UT Southwestern Researcher Selected for ASBMB Merck Award
News Jul 18, 2014
Dr. Zhijian “James” Chen, Professor of Molecular Biology and a Howard Hughes Medical Institute investigator at UT Southwestern Medical Center, has been named the 2015 recipient of the American Society for Biochemistry and Molecular Biology (ASBMB) Merck Award, which recognizes outstanding contributions to research in biochemistry and molecular biology.
Dr. Chen, who holds the George L. MacGregor Distinguished Chair in Biomedical Science, is a pioneer in deciphering the mechanisms of cell signaling, inflammation, and innate immunity - the body’s first, generalized response to infection.
“I am extremely honored that the discoveries from our laboratory are being recognized by our scientific colleagues. I’m grateful for the hard work and dedication of the talented people in the lab and the strong support from UT Southwestern,” said Dr. Chen, who is also a member of the Center for Genetics of Host Defense.
Early in his career, Dr. Chen uncovered a new, unexpected role for ubiquitin, a small protein, showing that it activates proteins important in immune regulation and other essential cellular functions. In subsequent work, he found that the cell’s energy-producing machines, the mitochondria, contribute to the body’s immune response and he identified MAVS, a mitochondrial protein essential for immune defense against many RNA viruses such as influenza, West Nile and hepatitis C. More recently, Dr. Chen discovered a new pathway called the cGAS pathway, which activates the immune system in response to microbial and self DNA.
“We are delighted to see Dr. Chen receive this very special recognition of his enormously important discoveries that have advanced understanding of the fundamental mechanisms of cell response to viral infections,” said Dr. Daniel K. Podolsky, President of UT Southwestern and holder of the Philip O’Bryan Montgomery, Jr., M.D. Distinguished Presidential Chair in Academic Administration and the Doris and Bryan Wildenthal Distinguished Chair in Medical Science.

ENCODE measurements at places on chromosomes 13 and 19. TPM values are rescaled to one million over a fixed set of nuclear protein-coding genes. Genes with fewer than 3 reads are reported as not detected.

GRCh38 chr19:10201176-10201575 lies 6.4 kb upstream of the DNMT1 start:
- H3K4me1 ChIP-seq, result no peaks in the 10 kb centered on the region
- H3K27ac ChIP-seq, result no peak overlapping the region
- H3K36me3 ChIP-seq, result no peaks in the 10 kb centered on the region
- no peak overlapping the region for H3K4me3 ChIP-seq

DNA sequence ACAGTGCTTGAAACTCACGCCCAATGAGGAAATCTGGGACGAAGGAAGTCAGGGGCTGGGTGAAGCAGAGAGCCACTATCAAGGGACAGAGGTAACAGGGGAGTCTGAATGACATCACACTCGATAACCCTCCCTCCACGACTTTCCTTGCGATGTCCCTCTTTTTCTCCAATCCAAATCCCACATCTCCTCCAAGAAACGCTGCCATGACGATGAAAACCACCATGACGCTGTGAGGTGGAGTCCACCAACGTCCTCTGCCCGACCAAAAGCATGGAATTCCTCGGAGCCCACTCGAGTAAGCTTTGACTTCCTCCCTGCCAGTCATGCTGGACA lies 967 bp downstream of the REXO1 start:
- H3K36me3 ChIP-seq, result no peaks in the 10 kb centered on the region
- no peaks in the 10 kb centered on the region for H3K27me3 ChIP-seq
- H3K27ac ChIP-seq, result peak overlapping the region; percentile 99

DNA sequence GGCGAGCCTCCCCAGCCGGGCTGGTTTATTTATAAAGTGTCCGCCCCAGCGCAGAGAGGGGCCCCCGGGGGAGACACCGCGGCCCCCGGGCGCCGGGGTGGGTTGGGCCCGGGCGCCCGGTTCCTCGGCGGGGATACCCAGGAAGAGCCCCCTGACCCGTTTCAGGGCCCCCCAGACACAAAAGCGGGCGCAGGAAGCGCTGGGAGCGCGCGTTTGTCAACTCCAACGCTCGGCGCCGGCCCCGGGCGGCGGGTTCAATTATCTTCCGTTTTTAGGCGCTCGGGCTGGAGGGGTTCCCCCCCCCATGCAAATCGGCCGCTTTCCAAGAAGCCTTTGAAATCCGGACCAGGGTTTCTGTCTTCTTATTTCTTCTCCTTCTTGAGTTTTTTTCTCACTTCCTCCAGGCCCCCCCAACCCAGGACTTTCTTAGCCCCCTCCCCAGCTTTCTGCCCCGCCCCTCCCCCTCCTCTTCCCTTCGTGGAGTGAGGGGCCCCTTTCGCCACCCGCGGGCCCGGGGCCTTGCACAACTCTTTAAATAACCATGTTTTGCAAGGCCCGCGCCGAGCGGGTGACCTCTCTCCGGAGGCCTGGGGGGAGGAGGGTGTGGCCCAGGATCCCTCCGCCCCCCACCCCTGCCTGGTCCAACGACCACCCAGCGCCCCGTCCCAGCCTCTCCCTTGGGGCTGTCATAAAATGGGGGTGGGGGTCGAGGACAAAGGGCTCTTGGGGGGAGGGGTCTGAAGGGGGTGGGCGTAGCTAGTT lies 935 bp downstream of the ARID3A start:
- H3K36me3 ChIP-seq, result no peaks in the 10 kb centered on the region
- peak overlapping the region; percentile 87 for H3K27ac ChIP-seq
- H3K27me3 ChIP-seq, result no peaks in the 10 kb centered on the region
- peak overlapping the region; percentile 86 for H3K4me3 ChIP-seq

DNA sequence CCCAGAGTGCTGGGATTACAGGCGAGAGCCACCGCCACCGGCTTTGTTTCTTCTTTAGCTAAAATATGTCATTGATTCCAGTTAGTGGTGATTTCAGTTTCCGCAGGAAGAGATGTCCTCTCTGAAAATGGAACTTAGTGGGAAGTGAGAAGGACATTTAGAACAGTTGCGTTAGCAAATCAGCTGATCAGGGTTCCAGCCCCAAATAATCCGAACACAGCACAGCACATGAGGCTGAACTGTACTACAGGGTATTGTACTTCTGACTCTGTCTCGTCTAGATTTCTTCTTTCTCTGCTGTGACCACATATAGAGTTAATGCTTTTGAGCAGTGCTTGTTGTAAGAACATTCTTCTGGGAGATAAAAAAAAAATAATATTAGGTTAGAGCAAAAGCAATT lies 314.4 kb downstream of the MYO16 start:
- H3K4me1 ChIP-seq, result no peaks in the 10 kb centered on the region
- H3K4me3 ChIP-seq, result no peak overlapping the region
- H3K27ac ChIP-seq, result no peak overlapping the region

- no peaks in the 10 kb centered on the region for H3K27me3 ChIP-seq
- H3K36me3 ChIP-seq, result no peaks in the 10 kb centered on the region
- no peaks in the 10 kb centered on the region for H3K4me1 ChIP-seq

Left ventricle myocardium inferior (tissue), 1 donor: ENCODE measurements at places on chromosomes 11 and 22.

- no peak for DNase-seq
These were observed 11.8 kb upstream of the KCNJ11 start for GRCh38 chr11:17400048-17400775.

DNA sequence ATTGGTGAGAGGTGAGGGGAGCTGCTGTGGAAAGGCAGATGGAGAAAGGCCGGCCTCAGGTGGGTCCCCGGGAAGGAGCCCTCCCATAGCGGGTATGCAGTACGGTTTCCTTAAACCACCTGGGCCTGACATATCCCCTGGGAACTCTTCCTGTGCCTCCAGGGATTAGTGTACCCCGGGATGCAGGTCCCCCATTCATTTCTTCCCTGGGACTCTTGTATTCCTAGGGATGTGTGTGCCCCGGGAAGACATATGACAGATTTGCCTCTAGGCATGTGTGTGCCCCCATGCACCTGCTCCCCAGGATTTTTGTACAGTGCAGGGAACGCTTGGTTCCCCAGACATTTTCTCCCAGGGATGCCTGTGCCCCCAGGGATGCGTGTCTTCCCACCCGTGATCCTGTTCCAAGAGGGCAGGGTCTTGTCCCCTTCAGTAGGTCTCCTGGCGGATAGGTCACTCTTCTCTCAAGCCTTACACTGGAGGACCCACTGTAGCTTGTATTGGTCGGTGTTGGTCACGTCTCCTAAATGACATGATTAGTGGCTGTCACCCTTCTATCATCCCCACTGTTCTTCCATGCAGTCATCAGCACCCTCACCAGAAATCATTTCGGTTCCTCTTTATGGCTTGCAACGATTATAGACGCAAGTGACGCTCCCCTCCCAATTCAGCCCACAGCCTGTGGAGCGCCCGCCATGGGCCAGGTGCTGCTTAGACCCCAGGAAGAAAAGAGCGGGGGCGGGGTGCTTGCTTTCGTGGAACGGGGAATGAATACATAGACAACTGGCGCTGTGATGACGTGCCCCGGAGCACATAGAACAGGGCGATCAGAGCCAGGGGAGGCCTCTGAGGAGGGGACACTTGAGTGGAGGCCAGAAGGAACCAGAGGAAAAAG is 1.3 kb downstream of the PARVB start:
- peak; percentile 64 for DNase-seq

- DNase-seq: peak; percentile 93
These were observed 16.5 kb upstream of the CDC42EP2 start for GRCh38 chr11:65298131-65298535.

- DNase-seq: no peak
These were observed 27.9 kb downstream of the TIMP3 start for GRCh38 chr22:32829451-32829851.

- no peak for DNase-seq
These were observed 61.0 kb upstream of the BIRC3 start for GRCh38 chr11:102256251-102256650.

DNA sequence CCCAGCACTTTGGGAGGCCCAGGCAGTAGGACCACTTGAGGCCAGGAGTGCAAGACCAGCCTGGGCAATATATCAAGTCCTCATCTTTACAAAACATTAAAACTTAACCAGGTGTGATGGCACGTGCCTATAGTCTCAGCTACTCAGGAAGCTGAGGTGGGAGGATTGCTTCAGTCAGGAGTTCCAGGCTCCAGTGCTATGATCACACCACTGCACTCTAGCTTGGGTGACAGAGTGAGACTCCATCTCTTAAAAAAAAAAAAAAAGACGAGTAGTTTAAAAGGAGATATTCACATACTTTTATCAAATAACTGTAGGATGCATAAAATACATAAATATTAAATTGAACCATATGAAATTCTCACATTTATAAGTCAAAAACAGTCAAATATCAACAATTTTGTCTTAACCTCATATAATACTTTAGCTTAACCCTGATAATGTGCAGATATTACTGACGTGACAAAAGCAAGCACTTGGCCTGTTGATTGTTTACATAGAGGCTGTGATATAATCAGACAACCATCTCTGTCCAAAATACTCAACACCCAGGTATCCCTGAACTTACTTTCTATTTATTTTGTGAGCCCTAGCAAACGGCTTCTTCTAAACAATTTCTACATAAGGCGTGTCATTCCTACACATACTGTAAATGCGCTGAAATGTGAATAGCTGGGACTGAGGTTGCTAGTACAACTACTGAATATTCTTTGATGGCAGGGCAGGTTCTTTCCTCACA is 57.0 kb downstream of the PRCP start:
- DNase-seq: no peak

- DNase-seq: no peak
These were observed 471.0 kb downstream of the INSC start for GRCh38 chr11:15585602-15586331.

Dr. Chen will present his award lecture, “Enemy within - immune and autoimmune responses to cytosolic DNA and RNA,” at next year’s annual ASBMB meeting in Boston as part of the honors.
“The Merck Award from the American Society for Biochemistry and Molecular Biology is one of its most coveted prizes. Past winners constitute a ‘who’s who’ in the field of biomedical research,” said Dr. Steven McKnight, Chairman of Biochemistry and holder of the Distinguished Chair in Basic Biomedical Research and The Sam G. Winstead and F. Andrew Bell Distinguished Chair in Biochemistry.
Earlier this year, Dr. Chen was elected to the National Academy of Sciences (NAS), one of the highest honors in American science. UT Southwestern has 21 NAS members on its faculty, placing it among the group of academic medical centers with the most NAS members. In 2012, Dr. Chen received the NAS Award in Molecular Biology.
In May, Dr. Chen was inducted into The Academy of Medicine, Engineering and Science of Texas (TAMEST). In 2007, Dr. Chen received TAMEST’s Edith and Peter O’Donnell Award in Science, and, in 2005, the Robert A. Welch Foundation Norman Hackerman Award in Chemical Research.
‘Good Cholesterol’ May Not Always be Good for Postmenopausal WomenNews
Postmenopausal factors may have an impact on the heart-protective qualities of high-density lipoproteins (HDL) – also known as ‘good cholesterol’ – according to a study led by researchers in the University of Pittsburgh Graduate School of Public Health.READ MORE
What Makes Good Brain Proteins Turn Bad?News
The protein FUS is implicated in two neurodegenerative diseases: amyotrophic lateral sclerosis (ALS) and frontotemporal lobar degeneration (FTLD). Using a newly developed fruit fly model, researchers have zoomed in on the protein structure of FUS to gain more insight into how it causes neuronal toxicity and disease.